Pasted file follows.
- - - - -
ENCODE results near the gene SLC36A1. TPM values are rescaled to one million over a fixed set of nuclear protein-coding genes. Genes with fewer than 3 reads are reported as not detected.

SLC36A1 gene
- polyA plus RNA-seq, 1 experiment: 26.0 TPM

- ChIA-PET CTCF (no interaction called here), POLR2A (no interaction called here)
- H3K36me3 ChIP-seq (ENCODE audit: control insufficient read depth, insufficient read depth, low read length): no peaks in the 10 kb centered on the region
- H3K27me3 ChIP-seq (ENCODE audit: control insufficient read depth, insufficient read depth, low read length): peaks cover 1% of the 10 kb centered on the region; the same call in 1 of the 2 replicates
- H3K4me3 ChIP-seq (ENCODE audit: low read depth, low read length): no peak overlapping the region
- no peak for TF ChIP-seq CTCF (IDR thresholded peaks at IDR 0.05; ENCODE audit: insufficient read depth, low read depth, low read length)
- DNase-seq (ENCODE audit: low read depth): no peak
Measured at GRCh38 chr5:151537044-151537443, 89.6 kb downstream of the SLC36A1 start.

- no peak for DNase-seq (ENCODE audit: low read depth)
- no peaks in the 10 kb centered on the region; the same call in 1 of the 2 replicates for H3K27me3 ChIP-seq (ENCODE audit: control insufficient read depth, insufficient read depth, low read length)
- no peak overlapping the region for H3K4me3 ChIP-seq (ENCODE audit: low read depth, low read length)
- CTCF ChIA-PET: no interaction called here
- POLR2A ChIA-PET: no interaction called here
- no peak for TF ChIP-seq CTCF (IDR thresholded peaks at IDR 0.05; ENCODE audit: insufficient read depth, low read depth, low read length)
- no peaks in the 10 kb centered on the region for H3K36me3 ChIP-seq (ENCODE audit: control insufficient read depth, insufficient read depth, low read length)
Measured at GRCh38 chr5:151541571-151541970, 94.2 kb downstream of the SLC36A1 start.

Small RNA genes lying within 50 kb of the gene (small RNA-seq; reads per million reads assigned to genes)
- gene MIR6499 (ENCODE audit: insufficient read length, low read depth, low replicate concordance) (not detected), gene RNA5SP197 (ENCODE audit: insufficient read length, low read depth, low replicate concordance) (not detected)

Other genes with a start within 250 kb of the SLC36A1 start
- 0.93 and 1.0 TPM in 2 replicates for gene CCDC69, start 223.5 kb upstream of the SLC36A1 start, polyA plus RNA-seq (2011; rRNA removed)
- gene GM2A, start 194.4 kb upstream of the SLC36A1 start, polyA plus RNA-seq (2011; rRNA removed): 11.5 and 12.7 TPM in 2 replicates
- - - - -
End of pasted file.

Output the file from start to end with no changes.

ENCODE results near the gene SLC36A1. TPM values are rescaled to one million over a fixed set of nuclear protein-coding genes. Genes with fewer than 3 reads are reported as not detected.

SLC36A1 gene
- polyA plus RNA-seq, 1 experiment: 26.0 TPM

- ChIA-PET CTCF (no interaction called here), POLR2A (no interaction called here)
- H3K36me3 ChIP-seq (ENCODE audit: control insufficient read depth, insufficient read depth, low read length): no peaks in the 10 kb centered on the region
- H3K27me3 ChIP-seq (ENCODE audit: control insufficient read depth, insufficient read depth, low read length): peaks cover 1% of the 10 kb centered on the region; the same call in 1 of the 2 replicates
- H3K4me3 ChIP-seq (ENCODE audit: low read depth, low read length): no peak overlapping the region
- no peak for TF ChIP-seq CTCF (IDR thresholded peaks at IDR 0.05; ENCODE audit: insufficient read depth, low read depth, low read length)
- DNase-seq (ENCODE audit: low read depth): no peak
Measured at GRCh38 chr5:151537044-151537443, 89.6 kb downstream of the SLC36A1 start.

- no peak for DNase-seq (ENCODE audit: low read depth)
- no peaks in the 10 kb centered on the region; the same call in 1 of the 2 replicates for H3K27me3 ChIP-seq (ENCODE audit: control insufficient read depth, insufficient read depth, low read length)
- no peak overlapping the region for H3K4me3 ChIP-seq (ENCODE audit: low read depth, low read length)
- CTCF ChIA-PET: no interaction called here
- POLR2A ChIA-PET: no interaction called here
- no peak for TF ChIP-seq CTCF (IDR thresholded peaks at IDR 0.05; ENCODE audit: insufficient read depth, low read depth, low read length)
- no peaks in the 10 kb centered on the region for H3K36me3 ChIP-seq (ENCODE audit: control insufficient read depth, insufficient read depth, low read length)
Measured at GRCh38 chr5:151541571-151541970, 94.2 kb downstream of the SLC36A1 start.

Small RNA genes lying within 50 kb of the gene (small RNA-seq; reads per million reads assigned to genes)
- gene MIR6499 (ENCODE audit: insufficient read length, low read depth, low replicate concordance) (not detected), gene RNA5SP197 (ENCODE audit: insufficient read length, low read depth, low replicate concordance) (not detected)

Other genes with a start within 250 kb of the SLC36A1 start
- 0.93 and 1.0 TPM in 2 replicates for gene CCDC69, start 223.5 kb upstream of the SLC36A1 start, polyA plus RNA-seq (2011; rRNA removed)
- gene GM2A, start 194.4 kb upstream of the SLC36A1 start, polyA plus RNA-seq (2011; rRNA removed): 11.5 and 12.7 TPM in 2 replicates